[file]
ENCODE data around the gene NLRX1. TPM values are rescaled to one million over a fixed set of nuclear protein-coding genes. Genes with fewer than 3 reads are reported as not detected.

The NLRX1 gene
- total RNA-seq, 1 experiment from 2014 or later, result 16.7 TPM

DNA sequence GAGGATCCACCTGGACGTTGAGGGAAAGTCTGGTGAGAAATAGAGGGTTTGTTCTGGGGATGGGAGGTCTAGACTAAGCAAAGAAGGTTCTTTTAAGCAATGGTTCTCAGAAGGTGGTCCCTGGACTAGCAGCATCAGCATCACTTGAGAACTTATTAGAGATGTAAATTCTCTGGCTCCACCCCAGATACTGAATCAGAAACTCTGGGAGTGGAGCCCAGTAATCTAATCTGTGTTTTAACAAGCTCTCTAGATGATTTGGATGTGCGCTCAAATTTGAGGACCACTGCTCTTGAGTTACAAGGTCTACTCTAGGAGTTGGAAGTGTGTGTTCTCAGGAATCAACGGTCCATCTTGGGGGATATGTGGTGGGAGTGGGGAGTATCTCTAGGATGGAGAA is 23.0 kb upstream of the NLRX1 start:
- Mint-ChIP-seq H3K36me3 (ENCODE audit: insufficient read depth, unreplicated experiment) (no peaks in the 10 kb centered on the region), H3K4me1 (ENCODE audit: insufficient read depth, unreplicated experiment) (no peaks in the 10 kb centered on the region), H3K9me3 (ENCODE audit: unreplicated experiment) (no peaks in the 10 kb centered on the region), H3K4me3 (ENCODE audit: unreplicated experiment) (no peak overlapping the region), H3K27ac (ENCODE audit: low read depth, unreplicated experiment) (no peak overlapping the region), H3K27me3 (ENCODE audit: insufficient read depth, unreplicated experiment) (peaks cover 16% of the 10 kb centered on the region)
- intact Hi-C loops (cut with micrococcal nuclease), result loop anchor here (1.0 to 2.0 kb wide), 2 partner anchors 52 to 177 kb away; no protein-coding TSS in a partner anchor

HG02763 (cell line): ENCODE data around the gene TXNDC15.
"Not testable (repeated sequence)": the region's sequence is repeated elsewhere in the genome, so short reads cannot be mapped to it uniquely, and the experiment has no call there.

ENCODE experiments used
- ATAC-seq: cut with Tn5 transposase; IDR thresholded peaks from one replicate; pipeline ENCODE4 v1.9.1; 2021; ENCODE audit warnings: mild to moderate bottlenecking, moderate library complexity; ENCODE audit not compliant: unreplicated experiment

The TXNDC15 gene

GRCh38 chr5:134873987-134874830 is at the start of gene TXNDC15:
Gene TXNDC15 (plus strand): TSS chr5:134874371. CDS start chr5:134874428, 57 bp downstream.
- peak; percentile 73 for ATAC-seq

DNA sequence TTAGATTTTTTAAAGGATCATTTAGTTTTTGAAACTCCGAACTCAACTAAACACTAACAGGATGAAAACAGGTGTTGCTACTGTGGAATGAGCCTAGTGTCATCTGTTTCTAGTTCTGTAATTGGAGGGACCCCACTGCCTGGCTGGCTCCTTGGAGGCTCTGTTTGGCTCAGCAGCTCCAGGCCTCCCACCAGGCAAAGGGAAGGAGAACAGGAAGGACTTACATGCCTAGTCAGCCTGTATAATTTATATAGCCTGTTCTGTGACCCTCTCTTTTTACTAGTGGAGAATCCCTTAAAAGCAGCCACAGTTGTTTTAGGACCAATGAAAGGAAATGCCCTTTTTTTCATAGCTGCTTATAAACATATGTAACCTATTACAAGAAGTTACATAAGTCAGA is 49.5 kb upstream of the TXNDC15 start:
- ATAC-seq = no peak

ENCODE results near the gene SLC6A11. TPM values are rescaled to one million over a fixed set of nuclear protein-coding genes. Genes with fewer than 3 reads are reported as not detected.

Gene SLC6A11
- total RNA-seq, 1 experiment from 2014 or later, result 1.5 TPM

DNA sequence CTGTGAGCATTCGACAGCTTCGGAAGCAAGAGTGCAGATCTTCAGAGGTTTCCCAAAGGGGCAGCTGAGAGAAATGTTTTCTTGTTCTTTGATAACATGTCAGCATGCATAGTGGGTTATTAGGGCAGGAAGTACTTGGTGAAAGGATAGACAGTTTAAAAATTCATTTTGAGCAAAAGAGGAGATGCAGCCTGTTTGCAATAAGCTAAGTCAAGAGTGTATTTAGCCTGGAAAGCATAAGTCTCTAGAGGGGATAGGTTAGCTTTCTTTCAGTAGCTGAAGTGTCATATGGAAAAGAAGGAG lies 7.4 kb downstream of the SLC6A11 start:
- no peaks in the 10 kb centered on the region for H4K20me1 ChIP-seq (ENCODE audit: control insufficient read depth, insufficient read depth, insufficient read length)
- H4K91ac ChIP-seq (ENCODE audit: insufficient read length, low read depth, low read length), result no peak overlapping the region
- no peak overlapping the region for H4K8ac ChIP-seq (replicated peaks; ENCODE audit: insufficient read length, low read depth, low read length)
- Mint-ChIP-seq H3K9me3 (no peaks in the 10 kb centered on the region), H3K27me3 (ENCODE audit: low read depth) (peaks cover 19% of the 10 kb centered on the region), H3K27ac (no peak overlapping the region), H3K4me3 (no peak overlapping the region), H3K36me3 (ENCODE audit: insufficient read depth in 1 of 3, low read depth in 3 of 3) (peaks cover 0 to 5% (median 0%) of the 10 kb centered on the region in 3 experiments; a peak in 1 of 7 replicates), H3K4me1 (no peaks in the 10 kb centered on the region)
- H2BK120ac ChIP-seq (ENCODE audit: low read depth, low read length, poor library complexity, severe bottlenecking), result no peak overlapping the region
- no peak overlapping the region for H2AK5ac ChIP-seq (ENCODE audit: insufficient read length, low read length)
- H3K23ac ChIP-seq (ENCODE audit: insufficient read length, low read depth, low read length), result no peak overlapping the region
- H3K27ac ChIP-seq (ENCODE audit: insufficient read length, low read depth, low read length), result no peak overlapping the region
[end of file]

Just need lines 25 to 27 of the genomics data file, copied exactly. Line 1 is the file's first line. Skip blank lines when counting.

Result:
- H2BK120ac ChIP-seq (ENCODE audit: low read depth, low read length, poor library complexity, severe bottlenecking), result no peak overlapping the region
- no peak overlapping the region for H2AK5ac ChIP-seq (ENCODE audit: insufficient read length, low read length)
- H3K23ac ChIP-seq (ENCODE audit: insufficient read length, low read depth, low read length), result no peak overlapping the region